Resting our feet…

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Upper tidewater James

After 11 days in “the field,” the Footprints group broke down camp at the VCU Rice Center in Charles City County and headed home on Friday. The group will spend 2 nights at home resting and recuperating. I imagine this will entail copious amounts of non-camp food, time with friends and family, and a fair amount of time lying in a comfy bed… It will certainly include unpacking and doing laundry, changing batteries, and repacking for leg two of the class, which starts on Monday with a backpacking section in the Blue Ridge Mountains.

Camp at Rice Center

Camp at Rice Center

I hope the weekend includes time to reflect on all of the things we have seen so far. I think it will. Undoubtedly some friends and family will be curious about the experience, and I believe they’ll enjoy hearing about it, and seeing pictures on our Instagram feed (check out #fotj2014) or Facebook page. Like how we sea kayaked down the river, followed by bald eagles, osprey, and heron; how we camped out at Presquile Wildlife Refuge, with the place virtually to ourselves, and watched a Christmas-like lightning bug show; how we learned about James River fish from some of the most electrifying biologists in Virginia; how we ran into Bill Kelso, the famed archaeologist who discovered the original Jamestown fort after 350 years; how we learned from Matt Balazik, a premier sturgeon researcher, and heard a 7-footer pass near our boat; or how we talked for an hour with Charles Carter, a member of 12th generation of the family that owns Shirley Plantation. I could go on…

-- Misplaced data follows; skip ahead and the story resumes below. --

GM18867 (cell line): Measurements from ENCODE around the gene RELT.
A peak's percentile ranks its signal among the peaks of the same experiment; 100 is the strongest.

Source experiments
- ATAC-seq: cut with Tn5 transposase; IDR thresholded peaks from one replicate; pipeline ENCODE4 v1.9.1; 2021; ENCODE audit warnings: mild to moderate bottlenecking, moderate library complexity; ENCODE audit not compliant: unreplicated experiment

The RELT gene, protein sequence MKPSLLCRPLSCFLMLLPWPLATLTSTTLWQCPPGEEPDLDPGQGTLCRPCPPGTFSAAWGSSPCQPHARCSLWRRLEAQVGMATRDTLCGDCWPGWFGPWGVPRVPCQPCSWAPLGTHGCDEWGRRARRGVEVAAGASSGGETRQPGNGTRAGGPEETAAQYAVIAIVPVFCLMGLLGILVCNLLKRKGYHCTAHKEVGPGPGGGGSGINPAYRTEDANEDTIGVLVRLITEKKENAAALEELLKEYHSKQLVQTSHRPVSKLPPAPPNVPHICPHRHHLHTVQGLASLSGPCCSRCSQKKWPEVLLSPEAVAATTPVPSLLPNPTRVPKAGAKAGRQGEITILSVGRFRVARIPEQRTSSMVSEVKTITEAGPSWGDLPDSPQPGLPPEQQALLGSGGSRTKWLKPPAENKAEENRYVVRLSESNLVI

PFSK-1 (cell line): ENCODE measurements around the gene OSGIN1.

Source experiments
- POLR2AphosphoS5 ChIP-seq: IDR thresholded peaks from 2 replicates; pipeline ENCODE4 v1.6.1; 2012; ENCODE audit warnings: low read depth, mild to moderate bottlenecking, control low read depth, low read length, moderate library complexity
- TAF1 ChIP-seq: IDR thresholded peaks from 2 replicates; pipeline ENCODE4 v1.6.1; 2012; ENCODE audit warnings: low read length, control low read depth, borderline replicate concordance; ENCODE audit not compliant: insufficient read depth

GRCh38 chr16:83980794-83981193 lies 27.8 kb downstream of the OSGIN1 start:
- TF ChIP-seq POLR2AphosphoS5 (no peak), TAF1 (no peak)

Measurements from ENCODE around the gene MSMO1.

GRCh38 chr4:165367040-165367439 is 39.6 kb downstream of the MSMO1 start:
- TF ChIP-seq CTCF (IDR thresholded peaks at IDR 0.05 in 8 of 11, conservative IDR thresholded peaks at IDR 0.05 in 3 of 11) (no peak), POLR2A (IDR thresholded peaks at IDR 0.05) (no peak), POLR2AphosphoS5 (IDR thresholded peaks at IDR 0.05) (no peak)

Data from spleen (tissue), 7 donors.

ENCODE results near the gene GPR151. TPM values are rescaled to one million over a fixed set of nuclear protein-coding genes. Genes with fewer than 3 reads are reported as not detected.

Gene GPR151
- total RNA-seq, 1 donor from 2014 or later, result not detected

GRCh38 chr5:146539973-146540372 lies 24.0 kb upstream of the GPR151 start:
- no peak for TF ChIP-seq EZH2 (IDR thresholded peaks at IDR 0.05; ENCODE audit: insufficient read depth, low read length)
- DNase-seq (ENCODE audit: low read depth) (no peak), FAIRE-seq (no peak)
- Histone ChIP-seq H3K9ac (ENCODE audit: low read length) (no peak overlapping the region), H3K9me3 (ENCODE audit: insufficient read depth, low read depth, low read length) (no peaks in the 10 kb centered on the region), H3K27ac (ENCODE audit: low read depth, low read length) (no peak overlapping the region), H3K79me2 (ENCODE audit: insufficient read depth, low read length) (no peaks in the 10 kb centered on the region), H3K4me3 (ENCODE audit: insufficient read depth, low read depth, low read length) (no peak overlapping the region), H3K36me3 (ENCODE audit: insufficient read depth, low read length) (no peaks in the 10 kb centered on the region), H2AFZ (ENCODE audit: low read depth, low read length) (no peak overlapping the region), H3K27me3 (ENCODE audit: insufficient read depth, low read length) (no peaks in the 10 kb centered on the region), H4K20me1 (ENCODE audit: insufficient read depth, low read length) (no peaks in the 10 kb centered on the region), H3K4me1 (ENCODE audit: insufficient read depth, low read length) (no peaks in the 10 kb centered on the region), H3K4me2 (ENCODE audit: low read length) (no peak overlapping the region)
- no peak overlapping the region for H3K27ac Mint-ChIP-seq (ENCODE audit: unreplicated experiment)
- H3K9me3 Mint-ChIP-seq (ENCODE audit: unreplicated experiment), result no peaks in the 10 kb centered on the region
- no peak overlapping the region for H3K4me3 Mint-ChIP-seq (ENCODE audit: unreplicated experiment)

Shirley Plantation from James River

Shirley Plantation from James River

As a professor, the course has regularly exceeded my expectations. I have found the intersection of history and biology to be the most fascinating part. The two disciplines inform each other in integral ways, and overlap in ways that I didn’t expect. I believe it’s made teaching this course a real learning experience for everyone involved, and I’m glad to have been a part of creating a novel way of studying the Humanities and Sciences. I’m looking forward to leg two! Can you tell?

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